[0018] FIG. 2 shows the preferred system architecture of a client 20 or workstation 12. The computer system 70 typically comprises a central processor 72, a main memory 74 for example RAM and an input/output controller 76. The computer system 70 also comprises peripherals such as a keyboard 78, a pointing device 80 for example a mouse, track ball, touch pad, or cursor key set, a display or screen device 82, a mass storage memory 84 for example a hard disk, floppy disk or optical disc, and an output device 86 for example a printer. The system 70 could also include a network interface card or controller 88 and/or a modem 90. The individual components of the system 70 could communicate through a system bus 92.

[0019] It is envisaged that the invention have a wide area of application and the nature and format of the data stored in the data repository 40 will be different for each application. Different applications of the invention are set out below. In each case, the invention 12 is arranged to display a contoured representation of data on a screen display of a client workstation 20.

[0020] In one form, the invention is arranged to display data representing interactions between customers and merchants. Typically, a merchant will operate in a commercial premises or store from which a customer purchases goods or services. The merchant may, for example, operate a petrol station in one or more geographic locations. The merchant may alternatively operate a wagering or betting service, or operate a casino or other gaming facility in which a plurality of gaming machines and stations are positioned in one or more rooms at a common venue. The merchant may also operate a warehouse facility, manufacturing facility, carparking premises, telecommunications network or website. The merchant may also offer a range of financial or insurance services.

[0021] The merchant does not necessarily need to operate from a commercial premises or store. For example, the merchant may operate from strategically placed machines, for example vending machines or amusement machines. The merchant may also operate a mail order catalogue service, direct market goods or services, or operate from a website or other electronic medium. It will be appreciated that the nature of business of a merchant includes a wide range of activities.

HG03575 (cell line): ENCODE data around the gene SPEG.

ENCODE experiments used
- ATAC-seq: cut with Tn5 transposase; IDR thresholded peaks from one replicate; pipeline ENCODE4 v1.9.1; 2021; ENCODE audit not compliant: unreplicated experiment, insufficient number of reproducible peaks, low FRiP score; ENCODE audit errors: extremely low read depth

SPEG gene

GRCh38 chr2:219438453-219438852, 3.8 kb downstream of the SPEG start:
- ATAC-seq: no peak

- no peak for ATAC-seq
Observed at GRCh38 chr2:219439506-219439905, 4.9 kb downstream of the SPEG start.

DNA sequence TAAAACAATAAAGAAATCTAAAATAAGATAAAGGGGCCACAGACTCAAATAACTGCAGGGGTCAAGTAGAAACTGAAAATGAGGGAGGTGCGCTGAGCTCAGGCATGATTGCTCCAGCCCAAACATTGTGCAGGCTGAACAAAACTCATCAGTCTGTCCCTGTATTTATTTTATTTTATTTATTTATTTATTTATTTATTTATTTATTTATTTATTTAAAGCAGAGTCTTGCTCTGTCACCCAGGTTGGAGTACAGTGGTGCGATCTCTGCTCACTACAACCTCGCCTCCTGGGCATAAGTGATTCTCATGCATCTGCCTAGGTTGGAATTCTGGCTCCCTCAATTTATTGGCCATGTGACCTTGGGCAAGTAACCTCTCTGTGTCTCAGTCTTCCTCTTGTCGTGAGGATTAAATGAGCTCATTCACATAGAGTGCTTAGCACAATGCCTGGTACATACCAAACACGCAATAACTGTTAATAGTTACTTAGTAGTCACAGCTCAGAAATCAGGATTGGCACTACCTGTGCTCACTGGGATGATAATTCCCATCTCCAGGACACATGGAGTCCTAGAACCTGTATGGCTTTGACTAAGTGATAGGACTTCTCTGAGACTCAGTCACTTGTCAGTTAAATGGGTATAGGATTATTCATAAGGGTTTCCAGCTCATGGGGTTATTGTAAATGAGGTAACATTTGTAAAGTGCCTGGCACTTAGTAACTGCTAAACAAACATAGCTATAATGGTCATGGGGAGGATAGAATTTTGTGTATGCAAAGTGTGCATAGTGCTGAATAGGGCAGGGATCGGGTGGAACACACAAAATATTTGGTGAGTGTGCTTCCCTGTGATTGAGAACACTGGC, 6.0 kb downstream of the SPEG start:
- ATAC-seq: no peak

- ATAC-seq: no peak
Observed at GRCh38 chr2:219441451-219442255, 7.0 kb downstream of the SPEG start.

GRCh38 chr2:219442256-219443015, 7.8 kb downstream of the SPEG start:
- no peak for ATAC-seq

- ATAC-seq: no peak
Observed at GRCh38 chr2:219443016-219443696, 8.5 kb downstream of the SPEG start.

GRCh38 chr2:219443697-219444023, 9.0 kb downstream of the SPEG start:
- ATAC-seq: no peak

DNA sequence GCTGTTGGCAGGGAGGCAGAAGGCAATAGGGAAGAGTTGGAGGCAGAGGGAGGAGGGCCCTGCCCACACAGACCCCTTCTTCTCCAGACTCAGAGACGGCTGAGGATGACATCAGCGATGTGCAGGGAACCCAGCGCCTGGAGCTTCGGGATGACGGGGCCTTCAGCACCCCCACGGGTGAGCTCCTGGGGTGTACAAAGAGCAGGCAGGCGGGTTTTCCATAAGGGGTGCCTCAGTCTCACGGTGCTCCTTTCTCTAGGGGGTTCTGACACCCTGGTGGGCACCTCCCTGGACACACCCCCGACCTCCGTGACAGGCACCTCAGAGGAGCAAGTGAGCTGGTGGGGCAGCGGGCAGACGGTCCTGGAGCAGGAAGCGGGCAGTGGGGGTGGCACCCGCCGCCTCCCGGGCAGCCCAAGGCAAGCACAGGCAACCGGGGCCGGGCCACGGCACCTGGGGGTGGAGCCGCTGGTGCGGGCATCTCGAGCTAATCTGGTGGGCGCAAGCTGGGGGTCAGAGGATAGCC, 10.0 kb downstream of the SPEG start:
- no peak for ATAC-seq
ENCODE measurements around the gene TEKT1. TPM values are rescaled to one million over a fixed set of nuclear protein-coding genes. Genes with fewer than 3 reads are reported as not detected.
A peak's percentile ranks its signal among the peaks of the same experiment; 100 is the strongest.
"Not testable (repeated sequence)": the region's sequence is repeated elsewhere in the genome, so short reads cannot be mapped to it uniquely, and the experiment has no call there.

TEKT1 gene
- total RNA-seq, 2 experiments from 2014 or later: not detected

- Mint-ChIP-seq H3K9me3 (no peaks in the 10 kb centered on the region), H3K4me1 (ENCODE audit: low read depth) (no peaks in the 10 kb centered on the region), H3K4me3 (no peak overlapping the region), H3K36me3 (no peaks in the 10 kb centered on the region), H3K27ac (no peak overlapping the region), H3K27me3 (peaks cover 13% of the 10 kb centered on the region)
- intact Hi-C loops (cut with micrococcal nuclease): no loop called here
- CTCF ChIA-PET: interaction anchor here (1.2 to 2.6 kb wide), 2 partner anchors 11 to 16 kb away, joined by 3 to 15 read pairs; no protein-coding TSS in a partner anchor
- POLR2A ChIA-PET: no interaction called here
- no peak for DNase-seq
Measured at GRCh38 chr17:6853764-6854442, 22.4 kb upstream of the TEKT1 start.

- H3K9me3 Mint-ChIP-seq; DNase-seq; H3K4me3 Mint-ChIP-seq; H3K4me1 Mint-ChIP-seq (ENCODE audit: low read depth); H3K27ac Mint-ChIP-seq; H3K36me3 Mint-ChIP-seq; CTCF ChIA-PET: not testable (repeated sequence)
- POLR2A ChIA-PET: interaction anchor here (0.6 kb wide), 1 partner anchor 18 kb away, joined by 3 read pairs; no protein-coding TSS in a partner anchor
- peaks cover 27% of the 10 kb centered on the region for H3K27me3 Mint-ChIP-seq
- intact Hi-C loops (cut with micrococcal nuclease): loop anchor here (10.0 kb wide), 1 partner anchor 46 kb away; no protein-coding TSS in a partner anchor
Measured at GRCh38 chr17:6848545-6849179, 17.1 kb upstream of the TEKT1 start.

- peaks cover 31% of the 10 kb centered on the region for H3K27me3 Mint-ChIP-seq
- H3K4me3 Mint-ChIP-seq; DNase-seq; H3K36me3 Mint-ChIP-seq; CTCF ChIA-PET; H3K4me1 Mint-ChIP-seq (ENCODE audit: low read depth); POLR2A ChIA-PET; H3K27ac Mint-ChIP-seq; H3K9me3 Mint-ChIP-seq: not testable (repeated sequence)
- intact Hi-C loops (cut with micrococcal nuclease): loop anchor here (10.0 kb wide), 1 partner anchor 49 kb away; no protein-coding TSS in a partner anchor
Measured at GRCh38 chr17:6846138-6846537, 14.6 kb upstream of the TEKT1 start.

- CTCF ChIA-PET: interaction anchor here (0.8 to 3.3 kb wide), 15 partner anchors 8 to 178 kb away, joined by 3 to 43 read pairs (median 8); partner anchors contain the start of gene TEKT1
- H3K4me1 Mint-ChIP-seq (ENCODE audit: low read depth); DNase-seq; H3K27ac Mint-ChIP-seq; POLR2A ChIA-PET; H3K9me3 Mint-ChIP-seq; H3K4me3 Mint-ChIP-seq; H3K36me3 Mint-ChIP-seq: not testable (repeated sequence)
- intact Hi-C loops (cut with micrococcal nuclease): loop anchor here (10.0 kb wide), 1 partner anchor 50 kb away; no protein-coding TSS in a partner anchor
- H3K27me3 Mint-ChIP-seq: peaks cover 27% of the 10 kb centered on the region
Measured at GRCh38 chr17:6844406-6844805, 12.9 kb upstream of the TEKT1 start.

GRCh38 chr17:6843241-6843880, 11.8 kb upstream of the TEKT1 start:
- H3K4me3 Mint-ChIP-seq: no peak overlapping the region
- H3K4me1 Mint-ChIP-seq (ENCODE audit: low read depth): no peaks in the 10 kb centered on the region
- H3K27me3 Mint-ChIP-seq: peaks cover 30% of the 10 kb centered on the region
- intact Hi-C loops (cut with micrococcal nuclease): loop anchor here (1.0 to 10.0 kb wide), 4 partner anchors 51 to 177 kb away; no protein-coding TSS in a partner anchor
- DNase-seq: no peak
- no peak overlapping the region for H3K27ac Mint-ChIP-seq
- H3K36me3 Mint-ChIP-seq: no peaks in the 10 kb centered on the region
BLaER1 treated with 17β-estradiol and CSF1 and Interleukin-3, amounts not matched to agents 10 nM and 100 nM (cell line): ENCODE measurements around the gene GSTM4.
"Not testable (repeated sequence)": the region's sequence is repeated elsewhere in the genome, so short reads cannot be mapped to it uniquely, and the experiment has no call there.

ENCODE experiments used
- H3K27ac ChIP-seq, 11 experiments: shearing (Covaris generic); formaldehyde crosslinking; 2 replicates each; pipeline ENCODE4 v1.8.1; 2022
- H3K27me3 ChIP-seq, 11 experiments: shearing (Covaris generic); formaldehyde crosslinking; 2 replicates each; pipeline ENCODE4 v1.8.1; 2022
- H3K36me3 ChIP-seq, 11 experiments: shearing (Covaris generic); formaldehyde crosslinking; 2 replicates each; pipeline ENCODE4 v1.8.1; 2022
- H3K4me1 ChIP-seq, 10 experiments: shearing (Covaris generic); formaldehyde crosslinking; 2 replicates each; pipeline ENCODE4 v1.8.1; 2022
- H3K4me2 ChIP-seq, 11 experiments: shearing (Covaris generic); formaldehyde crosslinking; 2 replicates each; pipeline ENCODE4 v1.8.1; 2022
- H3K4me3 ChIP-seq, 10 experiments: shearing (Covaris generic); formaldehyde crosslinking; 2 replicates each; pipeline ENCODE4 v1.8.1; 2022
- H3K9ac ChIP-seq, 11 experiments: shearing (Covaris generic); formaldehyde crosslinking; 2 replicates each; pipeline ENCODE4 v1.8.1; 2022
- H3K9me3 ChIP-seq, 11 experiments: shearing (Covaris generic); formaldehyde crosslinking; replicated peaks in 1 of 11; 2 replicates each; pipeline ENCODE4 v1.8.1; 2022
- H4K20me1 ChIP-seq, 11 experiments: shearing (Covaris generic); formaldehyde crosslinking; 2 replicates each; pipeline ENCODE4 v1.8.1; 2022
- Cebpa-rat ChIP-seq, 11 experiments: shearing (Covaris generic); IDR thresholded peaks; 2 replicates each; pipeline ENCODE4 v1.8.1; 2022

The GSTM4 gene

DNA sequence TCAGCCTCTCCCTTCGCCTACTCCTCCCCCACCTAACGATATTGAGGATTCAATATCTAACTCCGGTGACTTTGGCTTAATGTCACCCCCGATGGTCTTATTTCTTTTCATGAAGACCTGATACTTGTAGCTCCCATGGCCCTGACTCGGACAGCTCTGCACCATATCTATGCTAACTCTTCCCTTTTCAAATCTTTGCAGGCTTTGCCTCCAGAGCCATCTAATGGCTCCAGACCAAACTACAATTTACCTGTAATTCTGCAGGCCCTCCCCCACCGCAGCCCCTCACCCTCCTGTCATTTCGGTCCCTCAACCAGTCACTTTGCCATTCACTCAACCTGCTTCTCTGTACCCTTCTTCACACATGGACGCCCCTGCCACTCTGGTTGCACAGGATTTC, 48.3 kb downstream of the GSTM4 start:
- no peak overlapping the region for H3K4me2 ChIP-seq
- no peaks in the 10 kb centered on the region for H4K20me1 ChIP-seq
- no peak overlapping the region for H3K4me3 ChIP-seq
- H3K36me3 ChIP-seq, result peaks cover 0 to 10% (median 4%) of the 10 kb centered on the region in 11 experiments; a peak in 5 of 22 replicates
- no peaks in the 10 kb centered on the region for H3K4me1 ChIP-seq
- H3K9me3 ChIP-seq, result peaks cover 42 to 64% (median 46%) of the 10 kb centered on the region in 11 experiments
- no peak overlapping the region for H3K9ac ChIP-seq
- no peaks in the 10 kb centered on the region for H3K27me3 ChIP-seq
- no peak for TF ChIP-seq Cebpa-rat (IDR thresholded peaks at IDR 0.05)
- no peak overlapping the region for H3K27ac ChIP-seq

[0022] As a customer interacts with a merchant, the interaction generates interaction data which is then migrated to the data repository 40. The interaction data could be stored as a series of records in a relational database. Each record may include a merchant identifier used to identify a particular merchant, and where a merchant operates from more than one geographic location, the merchant identifier or some other identifier included in the record may identify the geographic location in which the interaction occurs.

[0023] The record could also include a customer identifier. The merchant may, for example, issue an incentive-supported customer loyalty card which is then used by the customer during interactions with the merchant. The loyalty card preferably has stored on it a customer identifier and may have stored other data, for example residential address and family size of the customer. Such data is stored in loyalty programme database 50 and could be migrated to the data repository 40.

[0024] The record could also include data such as the date and/or time at which the interaction between the customer and the merchant took place. The date and/or time value is an example of a time value with which each interaction is associated. It is envisaged that the interaction record could include the time an interaction commenced and the time an interaction ended. The duration of each duration could then be calculated from the difference in the two time values to enable statistics to be displayed, as will be described below. The duration of the interaction could be stored in the interaction data set for ease of access, or could simply be calculated when needed. The time values could include for example the day of the week and/or the hour time interval of the interaction. It is also envisaged that the record could include the cash value of the transaction.

[0025] Where the merchant operates retail premises, the merchant may have installed apparatus for reading the bar-codes of products sold. Alternatively, each product may be identified by a code assigned by the merchant which is recorded at the time of sale. Such data is stored in a scan database 46 and could be migrated to the data repository 40. In this way, the record may also include a suitable goods or services identifier, for example a product or service code to identify which goods or services were involved in the interaction.

[0026] The interaction data is migrated to the data repository 40, generally by way of daily updates or in real time. It is advantageous to cleanse, catalogue and validate the interaction data during migration of the data to the data repository and this task could be performed by either the merchant or by a third party. Once stored in the data repository 40, the data could be linked to other sources of data for subsequent retrieval, for example the census data 44, scan data 46, data from the merchant customer database 48, data from a merchant loyalty programme 50 and/or promotion data 52 held by the merchant.

[0027] The data repository 40 could be maintained by a merchant or alternatively could be maintained by a third party. Updates to the data repository could be carried out by the merchant directly, or alternatively the merchant could provide batched data to a third party for updating the data. Alternatively, a third party could be entrusted with the task of collecting the interaction data and migrating the data to the data repository.